The opinion of the court was delivered by: Mitchell, M.J.:
John Robert Lasko, Jr. has presented a petition for a writ of habeas corpus. For the reasons set forth below, the petition will be dismissed and because reasonable jurists could not conclude that a basis for appeal exists, a certificate of appealability will be denied. Lasko is presently serving a ten to twenty year sentence imposed following his conviction, by a jury, of rape and sexual assault of a minor at No. CP-317-2005, in the Court of Common Pleas of Mercer County, Pennsylvania. This sentence was imposed on December 15, 2005.*fn1 No appeal was pursued.*fn2
A post-conviction petition was filed on September 2, 2008.*fn3 That petition was denied as untimely on November 23, 2009, and a notice of appeal to the Superior Court was filed.*fn4 On October 1, 2010 the denial of post-conviction relief was affirmed and leave to appeal to the Pennsylvania Supreme Court was denied on April 5, 2011.*fn5
In the instant petition, executed on May 23, 2011, Jackson contends he is entitled to relief on the following grounds:
1. Petitioner's Fourteenth Amendment right to due process was violated by a conflict of interest of the prosecutor, whose law firm represented petitioner's wife in a divorce proceeding against petitioner, based on the instant criminal charges.
2. Petitioner's Sixth Amendment right to effective assistance of counsel was violated where trial counsel failed to; 1) investigate and introduce evidence of an earlier attempt by the alleged victim to have petitioner charged with a similar crime, 2) to object to the introduction of false evidence, 3) to adequately cross-examine the Commonwealth's primary witness to elicit prior inconsistent statements, and 4) to file requested direct appeal, resulting in petitioner's loss of appellate rights.
It is provided in 28 U.S.C. § 2244(d)(1) and (d)(2) that:
(1) A 1-year period of limitation shall apply to the application for a writ of habeas corpus by a person in custody pursuant to the judgment of a State court. The limitation period shall run from the latest of -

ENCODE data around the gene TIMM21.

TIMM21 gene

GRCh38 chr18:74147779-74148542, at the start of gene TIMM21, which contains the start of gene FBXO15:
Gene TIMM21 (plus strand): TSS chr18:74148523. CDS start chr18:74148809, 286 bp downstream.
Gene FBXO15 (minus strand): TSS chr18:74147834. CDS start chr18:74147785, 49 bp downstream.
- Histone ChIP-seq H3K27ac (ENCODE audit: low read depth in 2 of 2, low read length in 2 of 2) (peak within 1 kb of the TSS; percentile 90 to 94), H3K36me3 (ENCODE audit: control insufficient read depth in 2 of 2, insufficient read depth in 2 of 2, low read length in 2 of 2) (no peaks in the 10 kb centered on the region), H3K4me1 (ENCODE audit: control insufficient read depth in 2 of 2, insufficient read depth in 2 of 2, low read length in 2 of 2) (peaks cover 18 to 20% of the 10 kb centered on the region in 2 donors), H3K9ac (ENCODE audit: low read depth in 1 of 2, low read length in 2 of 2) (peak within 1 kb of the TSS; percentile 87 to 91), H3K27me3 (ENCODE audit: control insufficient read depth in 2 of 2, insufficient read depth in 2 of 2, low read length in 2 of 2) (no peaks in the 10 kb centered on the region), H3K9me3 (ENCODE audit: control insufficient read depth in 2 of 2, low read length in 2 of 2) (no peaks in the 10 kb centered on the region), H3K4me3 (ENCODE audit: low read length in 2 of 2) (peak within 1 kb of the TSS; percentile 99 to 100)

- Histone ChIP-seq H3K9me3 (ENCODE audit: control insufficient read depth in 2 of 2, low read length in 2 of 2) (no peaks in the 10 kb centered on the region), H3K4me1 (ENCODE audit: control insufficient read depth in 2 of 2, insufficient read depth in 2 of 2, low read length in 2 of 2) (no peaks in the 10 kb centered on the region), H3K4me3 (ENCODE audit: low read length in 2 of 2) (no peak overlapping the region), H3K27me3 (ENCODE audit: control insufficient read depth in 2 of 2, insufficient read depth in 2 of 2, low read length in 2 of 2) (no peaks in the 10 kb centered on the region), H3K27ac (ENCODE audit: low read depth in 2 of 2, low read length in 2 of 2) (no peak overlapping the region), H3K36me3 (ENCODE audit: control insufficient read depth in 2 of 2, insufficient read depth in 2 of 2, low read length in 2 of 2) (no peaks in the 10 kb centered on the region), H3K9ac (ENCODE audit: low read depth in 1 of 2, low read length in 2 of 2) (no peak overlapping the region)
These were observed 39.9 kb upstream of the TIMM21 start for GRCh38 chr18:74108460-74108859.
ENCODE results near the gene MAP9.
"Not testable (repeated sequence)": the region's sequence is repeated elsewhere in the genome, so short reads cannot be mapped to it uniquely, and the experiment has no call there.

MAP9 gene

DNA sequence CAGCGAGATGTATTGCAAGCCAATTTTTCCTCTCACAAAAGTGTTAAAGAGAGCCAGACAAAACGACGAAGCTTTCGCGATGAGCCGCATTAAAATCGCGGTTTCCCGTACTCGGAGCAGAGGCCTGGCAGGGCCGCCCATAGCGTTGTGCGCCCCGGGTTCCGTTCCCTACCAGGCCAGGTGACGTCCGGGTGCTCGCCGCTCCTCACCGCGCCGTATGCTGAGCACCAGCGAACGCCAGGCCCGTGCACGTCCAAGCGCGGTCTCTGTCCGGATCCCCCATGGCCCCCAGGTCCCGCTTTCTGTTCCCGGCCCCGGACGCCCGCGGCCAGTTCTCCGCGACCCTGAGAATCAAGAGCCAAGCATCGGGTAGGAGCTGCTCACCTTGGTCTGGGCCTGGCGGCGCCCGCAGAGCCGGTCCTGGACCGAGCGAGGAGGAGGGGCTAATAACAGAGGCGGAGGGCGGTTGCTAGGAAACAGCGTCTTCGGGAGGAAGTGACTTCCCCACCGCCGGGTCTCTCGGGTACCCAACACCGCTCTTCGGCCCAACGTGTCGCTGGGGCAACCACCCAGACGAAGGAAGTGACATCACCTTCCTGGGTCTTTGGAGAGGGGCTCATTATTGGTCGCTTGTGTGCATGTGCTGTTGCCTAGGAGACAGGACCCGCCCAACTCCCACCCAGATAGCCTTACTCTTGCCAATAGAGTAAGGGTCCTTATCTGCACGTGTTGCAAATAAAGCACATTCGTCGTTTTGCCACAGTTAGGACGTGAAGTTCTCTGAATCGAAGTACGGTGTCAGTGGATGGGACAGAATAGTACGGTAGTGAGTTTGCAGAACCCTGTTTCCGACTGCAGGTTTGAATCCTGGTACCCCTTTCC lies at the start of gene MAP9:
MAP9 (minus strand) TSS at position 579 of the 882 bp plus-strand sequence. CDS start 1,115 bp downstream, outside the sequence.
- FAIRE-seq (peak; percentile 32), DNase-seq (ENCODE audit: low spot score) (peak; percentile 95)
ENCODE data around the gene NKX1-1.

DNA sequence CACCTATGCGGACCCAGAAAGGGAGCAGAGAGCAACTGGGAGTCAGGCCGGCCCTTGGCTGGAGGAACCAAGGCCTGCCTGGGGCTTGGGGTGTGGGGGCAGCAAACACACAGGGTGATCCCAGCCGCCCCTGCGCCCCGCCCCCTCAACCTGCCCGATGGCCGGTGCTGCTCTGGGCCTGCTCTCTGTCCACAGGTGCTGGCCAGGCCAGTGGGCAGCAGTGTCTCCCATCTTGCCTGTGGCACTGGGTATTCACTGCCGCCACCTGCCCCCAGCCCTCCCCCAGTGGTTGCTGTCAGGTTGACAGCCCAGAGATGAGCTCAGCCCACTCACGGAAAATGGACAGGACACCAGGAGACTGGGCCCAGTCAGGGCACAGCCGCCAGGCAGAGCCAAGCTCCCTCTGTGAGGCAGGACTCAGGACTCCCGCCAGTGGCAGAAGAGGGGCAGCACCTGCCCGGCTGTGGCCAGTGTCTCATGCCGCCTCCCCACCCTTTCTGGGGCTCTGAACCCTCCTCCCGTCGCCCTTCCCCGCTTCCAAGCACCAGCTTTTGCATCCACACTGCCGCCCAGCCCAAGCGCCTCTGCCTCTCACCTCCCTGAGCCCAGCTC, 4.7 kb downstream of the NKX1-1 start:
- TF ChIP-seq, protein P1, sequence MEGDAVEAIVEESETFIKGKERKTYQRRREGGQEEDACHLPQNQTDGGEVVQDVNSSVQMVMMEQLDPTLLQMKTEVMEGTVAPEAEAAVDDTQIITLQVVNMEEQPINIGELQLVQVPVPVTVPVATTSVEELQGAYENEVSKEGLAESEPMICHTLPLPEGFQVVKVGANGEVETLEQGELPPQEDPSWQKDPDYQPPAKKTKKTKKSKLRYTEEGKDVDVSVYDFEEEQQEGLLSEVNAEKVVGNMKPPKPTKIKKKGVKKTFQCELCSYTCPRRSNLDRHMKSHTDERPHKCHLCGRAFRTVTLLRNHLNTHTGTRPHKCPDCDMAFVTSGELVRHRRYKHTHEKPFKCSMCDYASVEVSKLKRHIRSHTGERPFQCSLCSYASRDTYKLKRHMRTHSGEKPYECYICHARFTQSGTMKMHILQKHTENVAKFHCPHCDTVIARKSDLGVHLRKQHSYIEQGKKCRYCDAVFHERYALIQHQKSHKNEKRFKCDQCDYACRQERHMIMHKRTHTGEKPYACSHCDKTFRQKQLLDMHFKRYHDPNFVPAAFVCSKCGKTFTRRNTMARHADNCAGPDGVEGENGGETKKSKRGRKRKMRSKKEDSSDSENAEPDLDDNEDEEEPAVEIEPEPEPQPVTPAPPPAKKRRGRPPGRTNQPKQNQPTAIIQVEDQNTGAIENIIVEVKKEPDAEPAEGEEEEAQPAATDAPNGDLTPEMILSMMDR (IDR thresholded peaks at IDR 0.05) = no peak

(A) The date on which the judgment became final by the conclusion of direct review or the expiration of the time for seeking such review;
(B) The date on which the impediment to filing an application created by State action in violation of the Constitution or laws of the United States is removed, if the applicant was prevented from filing by such State action;
(C) The date on which the constitutional right asserted was initially recognized by the Supreme Court, if the right has been newly recognized by the Supreme Court and made retroactively applicable to cases on collateral review; or
(D) The date on which the factual predicate of the claim or claims presented could have been discovered through the exercise of due diligence.
(2) The time during which a properly filed application for State post-conviction or other collateral review with respect to the pertinent judgment or claim is pending shall not be counted toward any period of limitation under this subsection.
In the instant case, no appeal was filed so the conviction became final when the time in which to appeal expired, namely January 14, 2006.*fn6 The effective date of the Antiterrorism and Effective Death Penalty Act which imposed the one year statute of limitations is April 24, 1996 and thus it is applicable here. The petitioner did not seek post-conviction relief until September 2, 2008 or almost two and a half year after he could have done so.*fn7 That petition was denied as untimely; the denial of post-conviction relief as untimely was affirmed by the Superior Court on October 1, 2010 and leave to appeal to the Pennsylvania Supreme Court was denied on April 5, 2011. The instant petition was executed on May 23, 2001, or over more than five years after it could have been submitted since post-conviction ...